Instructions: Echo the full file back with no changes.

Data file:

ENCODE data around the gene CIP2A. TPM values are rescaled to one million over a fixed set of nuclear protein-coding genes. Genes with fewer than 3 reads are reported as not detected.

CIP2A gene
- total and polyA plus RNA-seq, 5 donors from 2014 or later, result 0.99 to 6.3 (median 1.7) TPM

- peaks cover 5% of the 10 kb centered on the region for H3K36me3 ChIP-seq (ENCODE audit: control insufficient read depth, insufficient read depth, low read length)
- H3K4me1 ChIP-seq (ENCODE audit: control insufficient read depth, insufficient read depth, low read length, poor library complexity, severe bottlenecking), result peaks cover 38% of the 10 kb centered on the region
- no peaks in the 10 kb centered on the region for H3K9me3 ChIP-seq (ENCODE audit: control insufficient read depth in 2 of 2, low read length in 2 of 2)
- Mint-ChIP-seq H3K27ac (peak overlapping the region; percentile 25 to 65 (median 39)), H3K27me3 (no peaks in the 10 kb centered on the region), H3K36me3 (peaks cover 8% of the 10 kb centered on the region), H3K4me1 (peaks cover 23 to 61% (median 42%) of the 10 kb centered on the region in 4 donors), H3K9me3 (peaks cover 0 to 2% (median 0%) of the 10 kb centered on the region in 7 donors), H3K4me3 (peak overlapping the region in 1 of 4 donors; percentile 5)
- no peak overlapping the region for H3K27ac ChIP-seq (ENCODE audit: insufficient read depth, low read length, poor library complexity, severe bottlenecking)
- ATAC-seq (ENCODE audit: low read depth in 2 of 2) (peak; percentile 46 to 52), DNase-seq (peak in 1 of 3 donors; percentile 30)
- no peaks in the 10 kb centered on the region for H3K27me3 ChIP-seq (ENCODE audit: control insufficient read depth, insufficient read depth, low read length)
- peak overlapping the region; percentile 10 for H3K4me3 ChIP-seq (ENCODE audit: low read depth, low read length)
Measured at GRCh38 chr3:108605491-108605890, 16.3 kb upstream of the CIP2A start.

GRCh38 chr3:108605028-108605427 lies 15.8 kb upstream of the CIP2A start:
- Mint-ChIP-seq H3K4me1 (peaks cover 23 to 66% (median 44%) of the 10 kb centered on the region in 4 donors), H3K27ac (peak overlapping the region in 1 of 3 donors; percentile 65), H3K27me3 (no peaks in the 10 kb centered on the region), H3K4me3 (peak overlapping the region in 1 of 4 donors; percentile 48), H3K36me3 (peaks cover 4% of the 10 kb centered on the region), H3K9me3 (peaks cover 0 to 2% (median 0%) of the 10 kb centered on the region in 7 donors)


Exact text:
ENCODE data around the gene CIP2A. TPM values are rescaled to one million over a fixed set of nuclear protein-coding genes. Genes with fewer than 3 reads are reported as not detected.

CIP2A gene
- total and polyA plus RNA-seq, 5 donors from 2014 or later, result 0.99 to 6.3 (median 1.7) TPM

- peaks cover 5% of the 10 kb centered on the region for H3K36me3 ChIP-seq (ENCODE audit: control insufficient read depth, insufficient read depth, low read length)
- H3K4me1 ChIP-seq (ENCODE audit: control insufficient read depth, insufficient read depth, low read length, poor library complexity, severe bottlenecking), result peaks cover 38% of the 10 kb centered on the region
- no peaks in the 10 kb centered on the region for H3K9me3 ChIP-seq (ENCODE audit: control insufficient read depth in 2 of 2, low read length in 2 of 2)
- Mint-ChIP-seq H3K27ac (peak overlapping the region; percentile 25 to 65 (median 39)), H3K27me3 (no peaks in the 10 kb centered on the region), H3K36me3 (peaks cover 8% of the 10 kb centered on the region), H3K4me1 (peaks cover 23 to 61% (median 42%) of the 10 kb centered on the region in 4 donors), H3K9me3 (peaks cover 0 to 2% (median 0%) of the 10 kb centered on the region in 7 donors), H3K4me3 (peak overlapping the region in 1 of 4 donors; percentile 5)
- no peak overlapping the region for H3K27ac ChIP-seq (ENCODE audit: insufficient read depth, low read length, poor library complexity, severe bottlenecking)
- ATAC-seq (ENCODE audit: low read depth in 2 of 2) (peak; percentile 46 to 52), DNase-seq (peak in 1 of 3 donors; percentile 30)
- no peaks in the 10 kb centered on the region for H3K27me3 ChIP-seq (ENCODE audit: control insufficient read depth, insufficient read depth, low read length)
- peak overlapping the region; percentile 10 for H3K4me3 ChIP-seq (ENCODE audit: low read depth, low read length)
Measured at GRCh38 chr3:108605491-108605890, 16.3 kb upstream of the CIP2A start.

GRCh38 chr3:108605028-108605427 lies 15.8 kb upstream of the CIP2A start:
- Mint-ChIP-seq H3K4me1 (peaks cover 23 to 66% (median 44%) of the 10 kb centered on the region in 4 donors), H3K27ac (peak overlapping the region in 1 of 3 donors; percentile 65), H3K27me3 (no peaks in the 10 kb centered on the region), H3K4me3 (peak overlapping the region in 1 of 4 donors; percentile 48), H3K36me3 (peaks cover 4% of the 10 kb centered on the region), H3K9me3 (peaks cover 0 to 2% (median 0%) of the 10 kb centered on the region in 7 donors)